Baylor Scandal Takes Down Starr, Head Coach

     WACO, Texas (CN) – Baylor University demoted school President Ken Starr and fired football coach Art Briles on Thursday in the wake of a damning external review of how the religious school handled sexual assault complaints against its football players.
     A stunning reversal, Baylor’s board of regents announced that Starr, 69, has been removed as president and will remain as school chancellor and a faculty member. It said Briles, 60, is suspended with the intent to terminate, and athletic director Ian McCaw is sanctioned and put on probation.
     In announcing the moves, Regent Ron Murff apologized to those who tried to report the sexual assaults to the school.
     “We are deeply sorry for the harm that survivors have endured,” he said in a statement. “Baylor’s mission to educate men and women for worldwide leadership and service by integrating academic excellence and Christian commitment within a caring community remains our primary imperative.”
     Starr’s removal as president comes one day after school officials denied rumors that he had been fired.
     The board ordered the external review by the Pepper Hamilton law firm in August 2015 as cases began to mount accusing school officials of failing to adequately investigate rapes allegedly committed by football players.
     The board said the review revealed a “fundamental failure by Baylor to implement Title IX of the Education Amendments of 1972 and the Violence Against Women Reauthorization Act of 2013.”
     Regent Richard Willis said students and their families “deserve more” than what was done.
     “We were horrified by the extent of these acts of sexual violence on our campus,” he said. “This investigation revealed the University’s mishandling of reports in what should have been a supportive, responsive and caring environment for students. The depth to which these acts occurred shocked and outraged us.”
     Pepper Hamilton concluded that administrators “directly discouraged” some complainants from reporting a sexual assault and in once case “constituted retaliation against a complainant” for reporting.
     “In addition to broader University failings, Pepper found specific failings within both the football program and Athletics department leadership, including a failure to identify and respond to a pattern of sexual violence by a football player and to a report of dating violence,” the board said. “There are significant concerns about the tone and culture within Baylor’s football program as it relates to accountability for all forms of student athlete misconduct.”
     Baylor settled a claim in January by an unidentified female student who claimed she was sexually assaulted by former football player Sam Ukwuachu, a 2013 transfer from Boise State University.
     He was sentenced in August 2015 to 180 days in county jail, 10 years of probation and 400 hours of community service in McClennan County Court for sexual assault. The case resulted in intense criticism of Briles and school officials over their knowledge of previous accusations against Ukwuachu before the transfer was approved.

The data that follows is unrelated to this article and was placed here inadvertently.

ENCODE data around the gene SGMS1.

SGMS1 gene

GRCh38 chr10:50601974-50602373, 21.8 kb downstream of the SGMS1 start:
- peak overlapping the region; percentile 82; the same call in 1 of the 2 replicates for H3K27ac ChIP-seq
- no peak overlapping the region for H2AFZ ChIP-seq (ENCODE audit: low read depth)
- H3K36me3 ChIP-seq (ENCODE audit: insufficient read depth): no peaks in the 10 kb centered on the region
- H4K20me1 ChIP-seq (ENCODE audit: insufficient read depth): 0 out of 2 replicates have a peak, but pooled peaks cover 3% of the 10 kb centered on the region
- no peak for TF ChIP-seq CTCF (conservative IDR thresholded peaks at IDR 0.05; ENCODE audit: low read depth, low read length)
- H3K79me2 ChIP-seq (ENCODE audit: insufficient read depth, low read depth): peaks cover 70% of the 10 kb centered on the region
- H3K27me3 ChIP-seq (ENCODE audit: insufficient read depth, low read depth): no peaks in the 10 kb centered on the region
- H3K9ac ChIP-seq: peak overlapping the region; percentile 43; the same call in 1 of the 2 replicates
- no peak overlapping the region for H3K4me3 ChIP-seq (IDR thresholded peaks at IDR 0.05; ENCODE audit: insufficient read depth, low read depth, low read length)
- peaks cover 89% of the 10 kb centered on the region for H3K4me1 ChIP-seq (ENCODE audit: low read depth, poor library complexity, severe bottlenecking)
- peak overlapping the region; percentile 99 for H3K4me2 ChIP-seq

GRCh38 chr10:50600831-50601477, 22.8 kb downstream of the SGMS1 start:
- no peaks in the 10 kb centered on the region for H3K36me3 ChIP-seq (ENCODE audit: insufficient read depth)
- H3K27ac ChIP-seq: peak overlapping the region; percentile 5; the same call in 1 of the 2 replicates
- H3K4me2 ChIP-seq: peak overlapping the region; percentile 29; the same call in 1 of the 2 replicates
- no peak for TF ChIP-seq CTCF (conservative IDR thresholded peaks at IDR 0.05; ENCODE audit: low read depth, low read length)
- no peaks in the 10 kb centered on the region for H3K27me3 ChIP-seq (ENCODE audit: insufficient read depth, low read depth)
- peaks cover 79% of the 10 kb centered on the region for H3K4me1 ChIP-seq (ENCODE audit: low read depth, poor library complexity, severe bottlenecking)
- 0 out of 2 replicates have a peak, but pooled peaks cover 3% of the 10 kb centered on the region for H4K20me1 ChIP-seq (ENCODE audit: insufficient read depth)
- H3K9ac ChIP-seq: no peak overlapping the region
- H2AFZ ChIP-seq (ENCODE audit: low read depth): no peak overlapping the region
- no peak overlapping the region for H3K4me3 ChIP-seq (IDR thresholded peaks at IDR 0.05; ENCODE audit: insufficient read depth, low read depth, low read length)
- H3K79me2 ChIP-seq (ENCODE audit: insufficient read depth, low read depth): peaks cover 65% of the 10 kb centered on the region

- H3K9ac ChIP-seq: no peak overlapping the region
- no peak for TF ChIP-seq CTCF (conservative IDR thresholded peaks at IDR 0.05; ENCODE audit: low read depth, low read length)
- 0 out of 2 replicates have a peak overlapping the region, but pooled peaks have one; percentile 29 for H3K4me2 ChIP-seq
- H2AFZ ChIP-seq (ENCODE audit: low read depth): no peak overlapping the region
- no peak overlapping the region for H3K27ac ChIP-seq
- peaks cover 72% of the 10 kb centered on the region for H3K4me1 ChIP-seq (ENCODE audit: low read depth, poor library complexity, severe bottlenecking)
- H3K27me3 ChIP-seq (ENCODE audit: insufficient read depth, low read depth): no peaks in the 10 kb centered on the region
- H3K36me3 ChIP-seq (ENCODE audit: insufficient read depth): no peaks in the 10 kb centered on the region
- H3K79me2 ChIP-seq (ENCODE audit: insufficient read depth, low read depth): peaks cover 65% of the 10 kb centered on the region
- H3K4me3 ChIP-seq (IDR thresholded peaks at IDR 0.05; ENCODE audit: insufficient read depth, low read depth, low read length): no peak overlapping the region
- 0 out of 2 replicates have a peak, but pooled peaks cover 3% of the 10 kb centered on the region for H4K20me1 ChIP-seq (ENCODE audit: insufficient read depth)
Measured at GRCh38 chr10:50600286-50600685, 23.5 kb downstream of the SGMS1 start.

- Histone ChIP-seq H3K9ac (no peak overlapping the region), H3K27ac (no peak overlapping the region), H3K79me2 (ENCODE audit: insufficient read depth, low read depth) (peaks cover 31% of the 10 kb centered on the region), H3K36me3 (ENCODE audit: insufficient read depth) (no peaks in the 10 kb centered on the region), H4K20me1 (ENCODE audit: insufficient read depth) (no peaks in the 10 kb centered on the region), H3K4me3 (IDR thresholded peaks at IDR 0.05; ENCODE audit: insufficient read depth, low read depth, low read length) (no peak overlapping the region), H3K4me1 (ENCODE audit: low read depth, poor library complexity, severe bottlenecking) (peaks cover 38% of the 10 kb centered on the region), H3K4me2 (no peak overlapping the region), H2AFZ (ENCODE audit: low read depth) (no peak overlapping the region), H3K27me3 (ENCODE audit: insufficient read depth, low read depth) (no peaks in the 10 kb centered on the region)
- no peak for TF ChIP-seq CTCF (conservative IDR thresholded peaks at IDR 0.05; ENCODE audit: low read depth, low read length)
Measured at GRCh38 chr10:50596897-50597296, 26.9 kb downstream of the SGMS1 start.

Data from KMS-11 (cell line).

A former student sued Baylor last month in federal court, claiming its counseling department told her they were “too busy” to see her after she was allegedly raped by football player Tevin Elliott, who is serving 20 years for sexual assaults.
     Plaintiff Jasmin Hernandez said her mother called Briles to tell him what Elliott had done and received a phone call from his secretary saying they would look into it.
     “Hernandez’s father also called Briles’ office several times to follow up,” her complaint stated. “Hernandez’s father never received a return phone call from Briles or anyone in his office.”
     The board confirmed that football coaches and staff “met directly with a complainant and/or a parent of a complainant and did not report the misconduct,” resulting in no action being taken, according to its 13-page finding of fact.
     In a hurried conference call after the announcement, the board expressed their shock at Pepper Hamilton’s findings.
     “We were angry, sad and very humbled,” regent David Harper said. “They gave use a frank and candid assessment and offered forward-looking recommendations.”
     The board declined to answer questions about why Starr was not outright fired, saying it was inappropriate to talk about individual cases.
     “He always had the position of chancellor,” Harper said. “We felt it was an appropriate move to take away the responsibility of president.”
     Briles could not be reached for comment Thursday afternoon – his Twitter account has been deleted.
     In a text message to his players before the announcement, Briles said he was “hurtful” to report his firing.
     “Due to this early release I’m sorry that I can’t talk to all y’all in person,” Briles wrote. “It looks the remainder of the staff will stay intact which is beneficial to y’all. I sincerely appreciate your love, trust and loyalty. Stay strong, stay motivated, stay faithful.”

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